And always have your manuscripts on Dropbox.
If 12 x 12 helped you in any way during your agent search/development of craft, can you tell us how?
I absolutely wouldn’t have been ready for an agent had 12×12 not been a bastion of accountability and encouragement. It showed up in 2012 with a hug and a bouquet of balloons and at the ripest time. Without 12×12, I would have been floundering alone in a constant flailing procrasti-tailspin. Knowing there was an army of storytellers at my back was profound. It’s like encouragement and discipline wrapped up in a bunch of strangers, who are really true friends.
I think Julie Falatko touched on this in a lovely (and hysterical) way in her story. Not having these things would never have counted me out. But having a platform so solidly built on reading and sharing and being engaged with this community? A definite plus, I’d say. One agent contacted me first and asked to be queried. It happens!
Okay Carter, let’s pretend you’re the Little Mermaid and you have no voice. You see your dream editor at the SCBWI-LA conference and it is your ONLY chance to pitch your work. What would you do to get his/her attention before sundown?
Well, I suppose flaunting my long, flowing locks and teeny shells up top aren’t going to be all that impressive to anybody but the mirror. But, I broke my ankles ten times as a kid, so I’m really good at the body mechanics of awkward bobbling and balancing. I would hop around on that fin like a boss. Hips don’t lie, you know. Good thing I have a manuscript about a flighty, whirly bluefin tuna — those shiny scales might be a perfect selling point!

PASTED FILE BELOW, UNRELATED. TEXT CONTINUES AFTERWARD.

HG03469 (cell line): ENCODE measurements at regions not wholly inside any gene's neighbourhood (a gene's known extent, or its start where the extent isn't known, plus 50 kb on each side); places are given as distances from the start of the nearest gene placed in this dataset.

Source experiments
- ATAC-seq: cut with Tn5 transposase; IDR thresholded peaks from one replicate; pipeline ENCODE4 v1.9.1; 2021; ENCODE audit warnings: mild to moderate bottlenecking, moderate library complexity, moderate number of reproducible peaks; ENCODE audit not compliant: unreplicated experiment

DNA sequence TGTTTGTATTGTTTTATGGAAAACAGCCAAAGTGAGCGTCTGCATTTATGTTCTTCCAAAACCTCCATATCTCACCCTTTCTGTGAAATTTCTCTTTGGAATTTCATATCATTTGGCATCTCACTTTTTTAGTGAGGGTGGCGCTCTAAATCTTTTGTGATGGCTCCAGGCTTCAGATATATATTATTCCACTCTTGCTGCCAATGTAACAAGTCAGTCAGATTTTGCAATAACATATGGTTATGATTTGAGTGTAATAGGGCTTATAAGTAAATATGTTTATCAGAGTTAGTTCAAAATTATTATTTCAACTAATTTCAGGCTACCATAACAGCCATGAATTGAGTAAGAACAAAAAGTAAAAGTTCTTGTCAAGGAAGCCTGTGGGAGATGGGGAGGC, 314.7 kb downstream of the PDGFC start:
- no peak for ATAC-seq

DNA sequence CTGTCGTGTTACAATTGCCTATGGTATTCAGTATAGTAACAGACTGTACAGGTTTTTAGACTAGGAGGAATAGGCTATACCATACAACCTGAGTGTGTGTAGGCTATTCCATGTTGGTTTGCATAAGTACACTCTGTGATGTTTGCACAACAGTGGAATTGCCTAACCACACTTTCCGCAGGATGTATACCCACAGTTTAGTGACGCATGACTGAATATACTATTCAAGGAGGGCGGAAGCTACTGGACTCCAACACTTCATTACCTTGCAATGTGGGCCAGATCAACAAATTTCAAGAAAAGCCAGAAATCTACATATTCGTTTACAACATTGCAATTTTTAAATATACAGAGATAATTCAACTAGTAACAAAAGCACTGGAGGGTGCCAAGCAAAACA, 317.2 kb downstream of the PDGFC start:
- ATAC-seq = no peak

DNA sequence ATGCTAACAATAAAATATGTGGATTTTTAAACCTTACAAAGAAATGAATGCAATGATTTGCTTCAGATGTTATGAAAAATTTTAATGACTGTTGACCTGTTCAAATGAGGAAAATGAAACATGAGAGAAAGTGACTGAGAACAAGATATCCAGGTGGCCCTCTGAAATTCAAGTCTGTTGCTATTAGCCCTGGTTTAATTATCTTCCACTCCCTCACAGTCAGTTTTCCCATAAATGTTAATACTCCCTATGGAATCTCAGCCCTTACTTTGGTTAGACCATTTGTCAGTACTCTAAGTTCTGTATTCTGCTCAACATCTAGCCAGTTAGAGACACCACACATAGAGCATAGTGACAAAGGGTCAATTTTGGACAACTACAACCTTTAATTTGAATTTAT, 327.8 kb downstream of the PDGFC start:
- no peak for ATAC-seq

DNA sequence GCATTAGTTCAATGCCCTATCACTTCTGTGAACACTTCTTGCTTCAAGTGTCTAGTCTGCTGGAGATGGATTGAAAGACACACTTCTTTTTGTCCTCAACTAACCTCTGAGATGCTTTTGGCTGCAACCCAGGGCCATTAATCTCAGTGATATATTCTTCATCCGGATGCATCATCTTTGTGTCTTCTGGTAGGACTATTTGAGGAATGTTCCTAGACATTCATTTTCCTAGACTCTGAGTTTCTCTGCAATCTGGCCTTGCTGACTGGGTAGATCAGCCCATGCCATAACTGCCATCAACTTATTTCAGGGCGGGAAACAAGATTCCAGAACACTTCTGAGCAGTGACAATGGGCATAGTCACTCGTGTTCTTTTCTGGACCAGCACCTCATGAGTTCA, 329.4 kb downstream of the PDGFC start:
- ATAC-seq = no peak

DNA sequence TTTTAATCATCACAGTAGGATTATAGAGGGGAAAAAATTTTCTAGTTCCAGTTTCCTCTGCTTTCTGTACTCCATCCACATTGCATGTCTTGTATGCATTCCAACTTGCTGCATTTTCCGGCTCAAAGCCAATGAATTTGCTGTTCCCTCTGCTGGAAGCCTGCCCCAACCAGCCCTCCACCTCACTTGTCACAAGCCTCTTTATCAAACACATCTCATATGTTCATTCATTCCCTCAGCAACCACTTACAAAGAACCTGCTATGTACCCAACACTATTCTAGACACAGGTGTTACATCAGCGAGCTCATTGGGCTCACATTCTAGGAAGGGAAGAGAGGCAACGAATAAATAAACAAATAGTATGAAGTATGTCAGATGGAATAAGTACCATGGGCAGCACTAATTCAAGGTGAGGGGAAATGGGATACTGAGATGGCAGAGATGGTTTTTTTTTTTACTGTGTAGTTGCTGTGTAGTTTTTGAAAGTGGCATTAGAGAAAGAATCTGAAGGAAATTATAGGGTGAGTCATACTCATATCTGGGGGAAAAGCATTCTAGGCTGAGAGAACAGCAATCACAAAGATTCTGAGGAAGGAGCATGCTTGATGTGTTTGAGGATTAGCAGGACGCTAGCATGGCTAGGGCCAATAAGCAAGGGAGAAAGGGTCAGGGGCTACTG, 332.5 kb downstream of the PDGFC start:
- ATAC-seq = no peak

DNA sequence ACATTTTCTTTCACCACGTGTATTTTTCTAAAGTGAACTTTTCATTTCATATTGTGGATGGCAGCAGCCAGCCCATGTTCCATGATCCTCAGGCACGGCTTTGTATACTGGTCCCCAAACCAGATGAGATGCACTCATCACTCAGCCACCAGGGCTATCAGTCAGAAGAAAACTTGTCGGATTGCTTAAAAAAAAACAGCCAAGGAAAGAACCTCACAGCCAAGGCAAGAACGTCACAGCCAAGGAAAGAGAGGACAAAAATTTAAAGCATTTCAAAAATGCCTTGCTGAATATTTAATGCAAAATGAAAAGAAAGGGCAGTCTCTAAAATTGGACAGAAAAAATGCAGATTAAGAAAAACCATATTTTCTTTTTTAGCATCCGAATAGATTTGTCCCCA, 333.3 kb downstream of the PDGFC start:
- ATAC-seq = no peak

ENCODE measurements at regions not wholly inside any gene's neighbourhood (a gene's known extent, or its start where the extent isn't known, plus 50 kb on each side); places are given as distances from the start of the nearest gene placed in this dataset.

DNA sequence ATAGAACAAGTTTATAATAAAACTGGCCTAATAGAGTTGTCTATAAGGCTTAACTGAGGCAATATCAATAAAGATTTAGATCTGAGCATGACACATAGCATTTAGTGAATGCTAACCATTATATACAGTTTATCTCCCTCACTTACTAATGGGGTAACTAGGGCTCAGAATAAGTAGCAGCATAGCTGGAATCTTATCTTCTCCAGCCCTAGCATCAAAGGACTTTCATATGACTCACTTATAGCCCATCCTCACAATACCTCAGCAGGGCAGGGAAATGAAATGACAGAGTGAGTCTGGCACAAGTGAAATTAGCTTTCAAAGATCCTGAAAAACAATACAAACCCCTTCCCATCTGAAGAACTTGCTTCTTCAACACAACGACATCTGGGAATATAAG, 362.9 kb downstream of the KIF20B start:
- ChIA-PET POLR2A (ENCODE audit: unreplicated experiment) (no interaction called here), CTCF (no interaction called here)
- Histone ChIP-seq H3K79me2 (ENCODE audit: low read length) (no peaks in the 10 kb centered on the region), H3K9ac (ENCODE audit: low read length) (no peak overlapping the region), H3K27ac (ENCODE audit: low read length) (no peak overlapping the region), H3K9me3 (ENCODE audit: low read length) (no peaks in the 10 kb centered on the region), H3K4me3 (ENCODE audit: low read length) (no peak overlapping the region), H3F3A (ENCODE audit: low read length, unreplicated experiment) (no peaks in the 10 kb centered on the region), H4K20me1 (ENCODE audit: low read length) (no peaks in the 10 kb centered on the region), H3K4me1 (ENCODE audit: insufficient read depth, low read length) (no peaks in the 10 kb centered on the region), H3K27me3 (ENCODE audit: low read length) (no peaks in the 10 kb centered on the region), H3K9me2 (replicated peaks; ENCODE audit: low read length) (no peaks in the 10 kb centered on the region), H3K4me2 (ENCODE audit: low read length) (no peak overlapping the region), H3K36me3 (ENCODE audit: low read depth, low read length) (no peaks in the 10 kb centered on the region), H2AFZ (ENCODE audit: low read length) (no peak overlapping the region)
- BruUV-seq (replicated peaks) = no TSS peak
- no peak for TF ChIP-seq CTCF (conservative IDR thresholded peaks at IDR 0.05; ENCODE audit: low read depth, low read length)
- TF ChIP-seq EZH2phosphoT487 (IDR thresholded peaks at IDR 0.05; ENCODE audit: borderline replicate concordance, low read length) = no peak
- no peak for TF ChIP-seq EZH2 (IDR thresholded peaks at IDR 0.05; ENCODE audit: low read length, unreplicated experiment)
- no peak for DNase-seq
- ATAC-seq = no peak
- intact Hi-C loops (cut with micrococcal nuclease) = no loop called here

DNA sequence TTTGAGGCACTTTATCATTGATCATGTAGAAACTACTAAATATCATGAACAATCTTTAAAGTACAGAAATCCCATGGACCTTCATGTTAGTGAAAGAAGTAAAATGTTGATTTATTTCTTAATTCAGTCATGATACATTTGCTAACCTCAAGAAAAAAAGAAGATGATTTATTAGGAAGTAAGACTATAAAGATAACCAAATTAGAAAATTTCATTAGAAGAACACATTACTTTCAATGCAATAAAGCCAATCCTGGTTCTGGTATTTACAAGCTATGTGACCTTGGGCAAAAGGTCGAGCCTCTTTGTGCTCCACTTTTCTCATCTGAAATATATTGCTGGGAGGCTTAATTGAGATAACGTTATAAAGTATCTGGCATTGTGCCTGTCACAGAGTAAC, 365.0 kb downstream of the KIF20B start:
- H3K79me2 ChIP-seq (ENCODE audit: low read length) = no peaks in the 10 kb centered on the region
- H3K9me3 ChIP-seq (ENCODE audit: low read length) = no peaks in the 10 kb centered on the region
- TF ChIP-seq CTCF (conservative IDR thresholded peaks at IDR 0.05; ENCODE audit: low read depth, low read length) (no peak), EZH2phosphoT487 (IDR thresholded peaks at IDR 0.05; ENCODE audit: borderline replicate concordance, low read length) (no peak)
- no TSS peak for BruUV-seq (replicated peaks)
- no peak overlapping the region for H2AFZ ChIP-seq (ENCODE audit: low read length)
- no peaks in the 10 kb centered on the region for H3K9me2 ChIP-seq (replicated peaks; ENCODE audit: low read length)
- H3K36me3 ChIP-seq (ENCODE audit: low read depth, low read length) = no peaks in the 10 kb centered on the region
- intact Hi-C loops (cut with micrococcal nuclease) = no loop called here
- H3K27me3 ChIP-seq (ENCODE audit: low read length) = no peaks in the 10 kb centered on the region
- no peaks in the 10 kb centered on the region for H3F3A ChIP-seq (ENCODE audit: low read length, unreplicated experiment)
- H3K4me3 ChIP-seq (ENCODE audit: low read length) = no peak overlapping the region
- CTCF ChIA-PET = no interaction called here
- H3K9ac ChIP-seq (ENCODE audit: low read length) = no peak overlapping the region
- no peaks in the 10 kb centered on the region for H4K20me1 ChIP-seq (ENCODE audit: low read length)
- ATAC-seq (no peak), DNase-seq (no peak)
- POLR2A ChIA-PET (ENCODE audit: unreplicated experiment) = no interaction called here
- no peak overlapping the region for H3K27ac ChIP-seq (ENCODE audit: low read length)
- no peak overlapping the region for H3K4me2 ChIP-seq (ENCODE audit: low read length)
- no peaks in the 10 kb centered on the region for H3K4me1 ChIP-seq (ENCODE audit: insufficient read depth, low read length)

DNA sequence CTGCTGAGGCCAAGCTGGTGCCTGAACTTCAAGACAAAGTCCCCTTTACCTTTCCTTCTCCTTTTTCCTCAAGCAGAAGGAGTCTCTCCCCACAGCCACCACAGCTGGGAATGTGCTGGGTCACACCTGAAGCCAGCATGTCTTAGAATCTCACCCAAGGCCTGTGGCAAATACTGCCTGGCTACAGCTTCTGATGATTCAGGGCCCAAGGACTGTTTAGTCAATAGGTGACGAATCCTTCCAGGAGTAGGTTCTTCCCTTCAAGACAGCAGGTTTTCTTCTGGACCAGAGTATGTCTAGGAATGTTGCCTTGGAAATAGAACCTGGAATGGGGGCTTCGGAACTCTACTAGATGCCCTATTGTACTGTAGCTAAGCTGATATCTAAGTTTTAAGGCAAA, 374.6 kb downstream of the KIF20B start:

Carter Higgins was an elementary school librarian before becoming a motion graphics designer. Although they seem like vastly different careers, she attributes The Stinky Cheese Man and Other Fairly Stupid Tales to sparking her love of storytelling, both written and visual. Those two interests combine in her blog, Design of the Picture Book, where she celebrates picture books through the lens of graphic design principles.
She is the Children’s Book Editor for the wildly popular blog, Design Mom, and just likes to think it’s a cozy corner of the internet in which she gets to play librarian. You can find her on Twitter at @CarterHiggins.Categories: 12 x 12, Agents, Authors, Children's Books, Goals, Guest Blogging, How I Got My Agent, Picture Books, Publishing, Queries, Rhyming, SCBWI, Works in Progress, Writer's Platform-Building Campaign · Tags: 12 x 12, Agents, Author, Books, Carter Higgins, Children's Books, East West Literary, How I Got My Agent, Julie Hedlund, Picture Books, Publishing, Queries, Rhyming, Rubin Pfeffer, SCBWI, Writer, Writing